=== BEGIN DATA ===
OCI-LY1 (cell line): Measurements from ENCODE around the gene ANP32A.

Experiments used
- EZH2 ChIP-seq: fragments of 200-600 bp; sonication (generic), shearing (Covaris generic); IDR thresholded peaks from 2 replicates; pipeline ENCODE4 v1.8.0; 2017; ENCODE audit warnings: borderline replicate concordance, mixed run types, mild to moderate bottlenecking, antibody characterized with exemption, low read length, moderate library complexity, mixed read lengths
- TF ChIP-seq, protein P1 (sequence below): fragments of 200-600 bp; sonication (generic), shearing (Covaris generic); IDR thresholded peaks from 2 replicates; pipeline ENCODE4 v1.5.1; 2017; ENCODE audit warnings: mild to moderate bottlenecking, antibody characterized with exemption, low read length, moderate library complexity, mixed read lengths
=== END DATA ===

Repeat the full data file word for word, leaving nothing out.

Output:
OCI-LY1 (cell line): Measurements from ENCODE around the gene ANP32A.

Experiments used
- EZH2 ChIP-seq: fragments of 200-600 bp; sonication (generic), shearing (Covaris generic); IDR thresholded peaks from 2 replicates; pipeline ENCODE4 v1.8.0; 2017; ENCODE audit warnings: borderline replicate concordance, mixed run types, mild to moderate bottlenecking, antibody characterized with exemption, low read length, moderate library complexity, mixed read lengths
- TF ChIP-seq, protein P1 (sequence below): fragments of 200-600 bp; sonication (generic), shearing (Covaris generic); IDR thresholded peaks from 2 replicates; pipeline ENCODE4 v1.5.1; 2017; ENCODE audit warnings: mild to moderate bottlenecking, antibody characterized with exemption, low read length, moderate library complexity, mixed read lengths